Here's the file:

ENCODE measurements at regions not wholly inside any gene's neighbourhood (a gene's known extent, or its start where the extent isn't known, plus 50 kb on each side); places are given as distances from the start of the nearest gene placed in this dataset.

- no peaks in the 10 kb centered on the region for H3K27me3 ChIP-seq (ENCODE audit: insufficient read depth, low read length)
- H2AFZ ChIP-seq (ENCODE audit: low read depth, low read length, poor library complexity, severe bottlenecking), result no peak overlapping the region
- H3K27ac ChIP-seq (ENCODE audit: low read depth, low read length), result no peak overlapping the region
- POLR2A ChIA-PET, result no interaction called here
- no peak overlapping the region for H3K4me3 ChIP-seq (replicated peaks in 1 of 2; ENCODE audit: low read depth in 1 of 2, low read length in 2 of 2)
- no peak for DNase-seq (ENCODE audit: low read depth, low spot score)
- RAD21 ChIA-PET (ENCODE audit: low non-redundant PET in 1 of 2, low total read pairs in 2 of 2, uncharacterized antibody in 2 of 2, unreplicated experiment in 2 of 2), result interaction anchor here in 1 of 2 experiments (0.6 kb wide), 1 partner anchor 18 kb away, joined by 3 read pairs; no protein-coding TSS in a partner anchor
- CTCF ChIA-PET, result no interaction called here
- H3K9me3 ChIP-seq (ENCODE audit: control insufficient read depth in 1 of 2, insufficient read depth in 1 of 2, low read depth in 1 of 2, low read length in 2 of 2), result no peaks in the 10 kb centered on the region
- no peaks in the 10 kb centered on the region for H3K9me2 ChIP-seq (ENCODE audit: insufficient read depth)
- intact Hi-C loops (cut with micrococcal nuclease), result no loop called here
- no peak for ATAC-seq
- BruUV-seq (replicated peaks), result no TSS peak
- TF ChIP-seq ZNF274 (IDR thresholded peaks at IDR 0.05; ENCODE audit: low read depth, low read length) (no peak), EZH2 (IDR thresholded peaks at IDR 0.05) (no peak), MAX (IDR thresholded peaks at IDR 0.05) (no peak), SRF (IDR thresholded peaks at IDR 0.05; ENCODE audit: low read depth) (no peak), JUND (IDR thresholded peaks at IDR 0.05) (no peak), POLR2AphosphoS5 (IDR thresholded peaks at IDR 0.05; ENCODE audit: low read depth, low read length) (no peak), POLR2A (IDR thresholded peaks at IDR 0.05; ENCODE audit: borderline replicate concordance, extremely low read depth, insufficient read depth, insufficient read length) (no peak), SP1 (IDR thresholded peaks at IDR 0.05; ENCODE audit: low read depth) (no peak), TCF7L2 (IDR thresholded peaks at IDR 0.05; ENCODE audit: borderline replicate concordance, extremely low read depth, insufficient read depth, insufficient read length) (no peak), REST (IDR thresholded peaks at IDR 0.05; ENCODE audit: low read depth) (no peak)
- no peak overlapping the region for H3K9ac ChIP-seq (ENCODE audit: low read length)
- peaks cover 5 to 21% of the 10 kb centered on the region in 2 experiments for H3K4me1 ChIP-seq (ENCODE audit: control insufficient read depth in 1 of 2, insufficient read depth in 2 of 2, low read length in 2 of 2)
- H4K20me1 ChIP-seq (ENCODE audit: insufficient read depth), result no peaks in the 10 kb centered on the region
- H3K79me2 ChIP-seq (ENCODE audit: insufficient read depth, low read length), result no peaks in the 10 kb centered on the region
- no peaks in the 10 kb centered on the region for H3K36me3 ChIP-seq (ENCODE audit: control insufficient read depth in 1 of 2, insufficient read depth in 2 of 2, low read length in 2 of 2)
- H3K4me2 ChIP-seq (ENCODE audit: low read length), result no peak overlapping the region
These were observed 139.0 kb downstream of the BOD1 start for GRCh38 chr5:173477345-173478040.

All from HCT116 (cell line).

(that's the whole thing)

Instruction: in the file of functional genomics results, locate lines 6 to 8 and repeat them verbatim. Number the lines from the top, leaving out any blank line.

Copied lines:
- no peak overlapping the region for H3K4me3 ChIP-seq (replicated peaks in 1 of 2; ENCODE audit: low read depth in 1 of 2, low read length in 2 of 2)
- no peak for DNase-seq (ENCODE audit: low read depth, low spot score)
- RAD21 ChIA-PET (ENCODE audit: low non-redundant PET in 1 of 2, low total read pairs in 2 of 2, uncharacterized antibody in 2 of 2, unreplicated experiment in 2 of 2), result interaction anchor here in 1 of 2 experiments (0.6 kb wide), 1 partner anchor 18 kb away, joined by 3 read pairs; no protein-coding TSS in a partner anchor